|Abstract:||Everywhere in Southeast Asia, the evidence of cultural diversity is overwhelming. Like many postcolonial states, Singapore encompasses a large number of disparate groups with different languages, religions and lifestyles. Over the past couple decades, government policies have attempted to portray Singapore as a ‘community of communities’, a nation of discrete heritages, united by their co-existence in the same geographical location, but made unique by the presence of an ‘indigenous’ Peranakan culture.|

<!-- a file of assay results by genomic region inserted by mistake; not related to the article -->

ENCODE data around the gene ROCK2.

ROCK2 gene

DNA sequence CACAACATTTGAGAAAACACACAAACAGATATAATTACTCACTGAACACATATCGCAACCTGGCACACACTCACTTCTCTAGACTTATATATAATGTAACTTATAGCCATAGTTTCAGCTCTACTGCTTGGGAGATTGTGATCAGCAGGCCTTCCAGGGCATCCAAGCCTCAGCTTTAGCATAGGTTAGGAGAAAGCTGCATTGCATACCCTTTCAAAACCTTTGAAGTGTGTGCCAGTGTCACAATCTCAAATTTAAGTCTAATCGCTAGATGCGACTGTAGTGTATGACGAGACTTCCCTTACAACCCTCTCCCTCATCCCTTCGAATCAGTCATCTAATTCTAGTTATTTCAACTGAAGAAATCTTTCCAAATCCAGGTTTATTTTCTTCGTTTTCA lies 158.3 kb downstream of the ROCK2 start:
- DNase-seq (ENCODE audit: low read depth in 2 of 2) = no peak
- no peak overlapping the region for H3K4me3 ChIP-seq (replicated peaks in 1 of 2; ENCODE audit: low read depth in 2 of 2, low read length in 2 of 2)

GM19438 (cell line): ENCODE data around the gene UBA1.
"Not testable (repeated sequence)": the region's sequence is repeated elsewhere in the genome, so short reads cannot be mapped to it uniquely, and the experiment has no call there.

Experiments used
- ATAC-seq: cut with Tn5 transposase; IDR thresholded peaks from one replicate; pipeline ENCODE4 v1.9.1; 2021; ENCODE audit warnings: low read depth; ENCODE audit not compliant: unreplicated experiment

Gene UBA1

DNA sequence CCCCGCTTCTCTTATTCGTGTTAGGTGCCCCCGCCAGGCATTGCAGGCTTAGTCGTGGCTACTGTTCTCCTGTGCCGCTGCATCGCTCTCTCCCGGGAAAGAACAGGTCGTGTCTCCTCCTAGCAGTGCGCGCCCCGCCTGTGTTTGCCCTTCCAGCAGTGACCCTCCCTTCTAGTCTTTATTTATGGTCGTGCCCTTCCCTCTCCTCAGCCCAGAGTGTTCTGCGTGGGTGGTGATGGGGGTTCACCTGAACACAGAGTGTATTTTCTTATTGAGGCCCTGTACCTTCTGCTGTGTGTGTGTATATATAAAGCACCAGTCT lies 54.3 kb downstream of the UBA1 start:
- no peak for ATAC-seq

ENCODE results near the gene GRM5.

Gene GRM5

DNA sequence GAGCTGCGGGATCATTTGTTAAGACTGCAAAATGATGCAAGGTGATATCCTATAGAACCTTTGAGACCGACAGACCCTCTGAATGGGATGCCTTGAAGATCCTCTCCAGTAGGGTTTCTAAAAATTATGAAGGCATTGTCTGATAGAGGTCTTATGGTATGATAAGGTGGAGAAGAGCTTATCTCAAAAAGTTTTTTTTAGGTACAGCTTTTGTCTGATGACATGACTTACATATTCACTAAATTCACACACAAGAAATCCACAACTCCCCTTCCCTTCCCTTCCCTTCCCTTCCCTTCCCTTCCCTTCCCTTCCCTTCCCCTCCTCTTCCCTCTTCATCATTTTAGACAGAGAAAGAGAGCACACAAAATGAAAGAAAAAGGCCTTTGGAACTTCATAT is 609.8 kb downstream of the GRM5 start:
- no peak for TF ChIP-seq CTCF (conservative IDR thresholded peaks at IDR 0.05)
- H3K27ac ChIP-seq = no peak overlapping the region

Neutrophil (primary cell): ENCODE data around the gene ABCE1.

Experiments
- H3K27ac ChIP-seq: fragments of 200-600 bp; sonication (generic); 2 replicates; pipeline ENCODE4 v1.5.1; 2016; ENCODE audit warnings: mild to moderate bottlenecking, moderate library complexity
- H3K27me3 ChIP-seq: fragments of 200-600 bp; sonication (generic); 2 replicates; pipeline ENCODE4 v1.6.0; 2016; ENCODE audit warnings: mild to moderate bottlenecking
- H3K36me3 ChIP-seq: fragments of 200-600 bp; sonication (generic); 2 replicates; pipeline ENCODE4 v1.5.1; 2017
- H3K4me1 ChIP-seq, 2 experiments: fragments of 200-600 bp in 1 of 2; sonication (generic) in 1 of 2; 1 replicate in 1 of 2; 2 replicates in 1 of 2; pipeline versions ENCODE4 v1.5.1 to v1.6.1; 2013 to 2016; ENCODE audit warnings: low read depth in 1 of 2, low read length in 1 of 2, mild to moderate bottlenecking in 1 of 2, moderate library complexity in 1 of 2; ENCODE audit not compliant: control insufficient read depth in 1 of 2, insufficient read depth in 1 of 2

The focal point for this paper is the new national museum of Singapore which, interestingly, comprises a network of new museums representing the various cultural minorities that make up the Singaporean population (the Singapore History Museum and the two new wings of the Asian Civilizations Museum). In particular, I wish to explore the reasons why, and the processes through which a cultural phenomenon (in this case the culture of the Peranakans) becomes defined as ‘national heritage’ by the state. Relatedly, I will also consider how different definitions of heritage are interpreted by Singaporeans and how constructions of a multi-ethnic heritage may co-exist in harmony with the state’s hegemonic aims. To do so, I will focus first on the Singaporean museums’ attempt to invent a Peranakan heritage and appropriate a sense of ‘indigenousness’ in the project of nation building, and secondly on a recent exhibition on marriage which, I believe, attempts to put forward a Singaporean identity based on the portrayal of the nation as a multi-ethnic ‘community of communities’.